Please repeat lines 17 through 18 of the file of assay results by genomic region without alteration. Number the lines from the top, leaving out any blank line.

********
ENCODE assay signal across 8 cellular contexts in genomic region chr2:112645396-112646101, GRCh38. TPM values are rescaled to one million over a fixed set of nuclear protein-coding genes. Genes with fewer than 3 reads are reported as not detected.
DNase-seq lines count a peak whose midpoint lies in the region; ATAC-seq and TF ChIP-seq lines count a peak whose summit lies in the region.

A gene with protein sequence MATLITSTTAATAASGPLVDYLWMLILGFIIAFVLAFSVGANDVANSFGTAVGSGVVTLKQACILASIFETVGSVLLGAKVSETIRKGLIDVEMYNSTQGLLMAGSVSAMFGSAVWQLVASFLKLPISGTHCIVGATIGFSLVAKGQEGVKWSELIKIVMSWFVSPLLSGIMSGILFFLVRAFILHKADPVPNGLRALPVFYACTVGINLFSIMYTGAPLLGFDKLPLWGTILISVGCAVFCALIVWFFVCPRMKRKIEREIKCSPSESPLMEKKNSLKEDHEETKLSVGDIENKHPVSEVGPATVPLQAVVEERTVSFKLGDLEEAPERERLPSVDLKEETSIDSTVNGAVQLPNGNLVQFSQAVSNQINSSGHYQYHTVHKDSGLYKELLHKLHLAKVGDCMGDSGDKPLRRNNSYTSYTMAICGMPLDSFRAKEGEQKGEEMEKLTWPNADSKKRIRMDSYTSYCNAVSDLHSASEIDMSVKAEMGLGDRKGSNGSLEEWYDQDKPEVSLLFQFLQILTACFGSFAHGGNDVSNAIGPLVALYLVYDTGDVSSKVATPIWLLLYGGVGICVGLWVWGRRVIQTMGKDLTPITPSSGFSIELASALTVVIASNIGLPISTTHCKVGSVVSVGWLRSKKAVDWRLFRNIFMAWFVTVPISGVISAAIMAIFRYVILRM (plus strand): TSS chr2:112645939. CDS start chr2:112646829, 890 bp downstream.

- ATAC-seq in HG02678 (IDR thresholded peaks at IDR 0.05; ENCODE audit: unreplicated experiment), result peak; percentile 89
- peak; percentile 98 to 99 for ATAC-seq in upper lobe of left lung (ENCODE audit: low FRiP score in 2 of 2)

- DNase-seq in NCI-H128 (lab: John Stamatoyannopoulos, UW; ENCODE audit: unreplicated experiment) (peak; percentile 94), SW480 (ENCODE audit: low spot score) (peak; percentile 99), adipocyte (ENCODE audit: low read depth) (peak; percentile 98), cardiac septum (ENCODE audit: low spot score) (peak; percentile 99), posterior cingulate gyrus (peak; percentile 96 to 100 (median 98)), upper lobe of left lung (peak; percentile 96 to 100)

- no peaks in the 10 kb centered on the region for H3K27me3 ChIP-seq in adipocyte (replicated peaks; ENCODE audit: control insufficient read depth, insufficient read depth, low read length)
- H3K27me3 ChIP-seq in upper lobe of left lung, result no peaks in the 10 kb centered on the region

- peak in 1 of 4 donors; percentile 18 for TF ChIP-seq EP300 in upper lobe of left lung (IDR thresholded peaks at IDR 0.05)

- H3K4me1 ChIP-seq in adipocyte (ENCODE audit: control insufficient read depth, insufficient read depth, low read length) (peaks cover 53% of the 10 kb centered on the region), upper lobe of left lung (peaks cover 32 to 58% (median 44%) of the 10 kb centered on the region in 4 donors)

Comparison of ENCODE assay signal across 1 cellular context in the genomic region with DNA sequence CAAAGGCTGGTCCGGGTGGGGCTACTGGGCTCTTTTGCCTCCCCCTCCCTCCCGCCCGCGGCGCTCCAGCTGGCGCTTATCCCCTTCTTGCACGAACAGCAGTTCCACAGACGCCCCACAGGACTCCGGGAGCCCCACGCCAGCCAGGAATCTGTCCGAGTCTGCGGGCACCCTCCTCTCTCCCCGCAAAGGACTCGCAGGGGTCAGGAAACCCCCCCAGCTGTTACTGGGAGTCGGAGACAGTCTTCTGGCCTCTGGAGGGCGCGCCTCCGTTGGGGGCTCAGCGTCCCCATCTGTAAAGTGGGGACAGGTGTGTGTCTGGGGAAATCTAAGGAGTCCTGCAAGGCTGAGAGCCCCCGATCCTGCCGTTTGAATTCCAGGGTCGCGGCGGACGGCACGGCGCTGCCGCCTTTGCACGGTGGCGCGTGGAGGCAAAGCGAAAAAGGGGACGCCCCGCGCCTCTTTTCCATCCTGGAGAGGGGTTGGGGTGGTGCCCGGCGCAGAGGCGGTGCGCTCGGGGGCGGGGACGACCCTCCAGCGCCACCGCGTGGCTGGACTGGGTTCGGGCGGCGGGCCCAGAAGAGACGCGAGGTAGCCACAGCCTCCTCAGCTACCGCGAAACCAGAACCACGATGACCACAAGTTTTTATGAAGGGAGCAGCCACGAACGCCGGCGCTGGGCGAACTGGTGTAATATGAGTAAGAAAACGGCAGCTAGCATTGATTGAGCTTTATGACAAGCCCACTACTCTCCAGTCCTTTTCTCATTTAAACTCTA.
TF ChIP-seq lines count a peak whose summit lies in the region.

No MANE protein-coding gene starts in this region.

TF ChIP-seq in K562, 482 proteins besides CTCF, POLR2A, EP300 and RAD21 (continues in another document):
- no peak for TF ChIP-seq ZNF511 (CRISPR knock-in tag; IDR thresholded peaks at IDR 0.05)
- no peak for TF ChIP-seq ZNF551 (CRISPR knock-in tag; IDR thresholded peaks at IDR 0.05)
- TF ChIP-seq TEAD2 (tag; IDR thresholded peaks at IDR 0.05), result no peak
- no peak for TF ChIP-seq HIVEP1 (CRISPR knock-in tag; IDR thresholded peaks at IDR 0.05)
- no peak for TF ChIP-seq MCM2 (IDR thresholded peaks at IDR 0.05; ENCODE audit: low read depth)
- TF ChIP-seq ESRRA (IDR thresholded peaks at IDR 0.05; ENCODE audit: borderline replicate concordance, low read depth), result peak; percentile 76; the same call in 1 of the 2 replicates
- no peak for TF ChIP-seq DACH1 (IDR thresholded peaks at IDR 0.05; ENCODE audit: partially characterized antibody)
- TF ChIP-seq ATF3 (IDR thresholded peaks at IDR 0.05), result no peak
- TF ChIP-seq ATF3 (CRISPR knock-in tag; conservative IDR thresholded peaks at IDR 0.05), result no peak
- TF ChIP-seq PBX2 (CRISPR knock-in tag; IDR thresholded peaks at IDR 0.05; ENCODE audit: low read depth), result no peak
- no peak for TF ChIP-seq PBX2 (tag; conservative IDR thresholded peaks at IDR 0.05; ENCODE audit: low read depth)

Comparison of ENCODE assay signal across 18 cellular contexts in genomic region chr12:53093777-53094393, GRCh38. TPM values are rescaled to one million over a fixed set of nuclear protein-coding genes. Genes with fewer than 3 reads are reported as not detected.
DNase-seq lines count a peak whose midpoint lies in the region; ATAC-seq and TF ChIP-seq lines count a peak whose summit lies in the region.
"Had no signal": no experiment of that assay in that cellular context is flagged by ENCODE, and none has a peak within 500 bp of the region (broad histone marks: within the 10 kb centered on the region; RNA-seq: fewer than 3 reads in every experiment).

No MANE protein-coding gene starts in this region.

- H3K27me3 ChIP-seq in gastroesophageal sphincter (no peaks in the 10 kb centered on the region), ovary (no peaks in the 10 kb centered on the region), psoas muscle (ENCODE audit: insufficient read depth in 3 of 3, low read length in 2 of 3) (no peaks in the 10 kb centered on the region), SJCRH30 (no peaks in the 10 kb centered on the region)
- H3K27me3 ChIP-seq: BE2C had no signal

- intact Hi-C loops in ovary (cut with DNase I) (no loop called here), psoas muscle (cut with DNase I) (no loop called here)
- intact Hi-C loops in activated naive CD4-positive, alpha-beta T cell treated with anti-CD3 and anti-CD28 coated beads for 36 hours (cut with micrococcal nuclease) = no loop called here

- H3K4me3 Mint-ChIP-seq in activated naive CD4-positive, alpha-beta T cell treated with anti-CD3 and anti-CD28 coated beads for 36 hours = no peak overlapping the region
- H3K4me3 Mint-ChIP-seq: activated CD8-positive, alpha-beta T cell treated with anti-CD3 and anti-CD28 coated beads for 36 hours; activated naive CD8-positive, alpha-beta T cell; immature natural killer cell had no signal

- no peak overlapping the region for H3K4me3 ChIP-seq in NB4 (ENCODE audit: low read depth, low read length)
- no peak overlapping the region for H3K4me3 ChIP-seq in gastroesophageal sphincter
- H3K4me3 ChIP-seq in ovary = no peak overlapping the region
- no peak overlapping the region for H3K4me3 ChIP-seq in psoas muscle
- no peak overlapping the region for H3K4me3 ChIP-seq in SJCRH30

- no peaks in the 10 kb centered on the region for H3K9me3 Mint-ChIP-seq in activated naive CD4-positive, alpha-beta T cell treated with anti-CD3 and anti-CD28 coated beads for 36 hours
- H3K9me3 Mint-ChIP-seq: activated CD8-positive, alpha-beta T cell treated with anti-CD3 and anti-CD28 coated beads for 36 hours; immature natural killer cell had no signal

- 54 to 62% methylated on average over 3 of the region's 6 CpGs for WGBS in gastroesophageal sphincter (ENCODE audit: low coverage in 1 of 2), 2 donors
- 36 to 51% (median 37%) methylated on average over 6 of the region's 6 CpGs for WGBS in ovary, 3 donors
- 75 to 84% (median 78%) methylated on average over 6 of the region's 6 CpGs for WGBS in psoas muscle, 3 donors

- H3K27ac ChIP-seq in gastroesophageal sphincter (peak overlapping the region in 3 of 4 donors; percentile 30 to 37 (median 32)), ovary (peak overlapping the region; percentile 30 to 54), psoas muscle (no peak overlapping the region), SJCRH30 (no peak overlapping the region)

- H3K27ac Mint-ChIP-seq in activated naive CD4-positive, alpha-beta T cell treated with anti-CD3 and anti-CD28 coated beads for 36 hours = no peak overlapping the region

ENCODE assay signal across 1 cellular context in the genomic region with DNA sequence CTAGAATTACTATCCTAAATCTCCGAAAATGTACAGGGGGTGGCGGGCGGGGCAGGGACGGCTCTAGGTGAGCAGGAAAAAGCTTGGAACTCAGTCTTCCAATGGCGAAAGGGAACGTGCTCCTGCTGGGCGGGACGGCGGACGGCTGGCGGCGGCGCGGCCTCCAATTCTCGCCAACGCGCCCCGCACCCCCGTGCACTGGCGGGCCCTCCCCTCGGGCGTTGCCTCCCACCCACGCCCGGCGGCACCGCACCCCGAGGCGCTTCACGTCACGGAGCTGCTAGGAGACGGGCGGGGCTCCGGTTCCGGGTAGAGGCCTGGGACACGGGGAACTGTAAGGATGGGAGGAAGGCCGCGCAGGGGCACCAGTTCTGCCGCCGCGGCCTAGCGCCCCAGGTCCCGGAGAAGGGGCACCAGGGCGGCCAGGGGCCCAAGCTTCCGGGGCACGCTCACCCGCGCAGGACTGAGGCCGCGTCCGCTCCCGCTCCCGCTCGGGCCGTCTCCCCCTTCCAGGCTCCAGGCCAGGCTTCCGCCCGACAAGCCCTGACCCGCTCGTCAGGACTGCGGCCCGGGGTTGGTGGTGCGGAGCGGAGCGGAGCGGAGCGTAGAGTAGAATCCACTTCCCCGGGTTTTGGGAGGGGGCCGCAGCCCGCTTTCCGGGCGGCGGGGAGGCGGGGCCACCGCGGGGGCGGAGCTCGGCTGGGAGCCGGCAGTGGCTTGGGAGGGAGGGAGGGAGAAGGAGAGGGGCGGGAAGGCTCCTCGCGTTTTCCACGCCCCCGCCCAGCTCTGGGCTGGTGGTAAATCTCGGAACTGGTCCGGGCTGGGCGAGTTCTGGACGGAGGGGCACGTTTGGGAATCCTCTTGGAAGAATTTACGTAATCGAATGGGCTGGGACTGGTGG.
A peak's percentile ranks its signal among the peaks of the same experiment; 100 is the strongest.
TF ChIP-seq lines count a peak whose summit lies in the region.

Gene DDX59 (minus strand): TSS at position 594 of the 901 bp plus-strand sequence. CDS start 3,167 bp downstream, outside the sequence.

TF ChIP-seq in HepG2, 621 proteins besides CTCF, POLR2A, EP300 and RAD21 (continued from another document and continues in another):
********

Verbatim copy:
- TF ChIP-seq TEAD2 (tag; IDR thresholded peaks at IDR 0.05), result no peak
- no peak for TF ChIP-seq HIVEP1 (CRISPR knock-in tag; IDR thresholded peaks at IDR 0.05)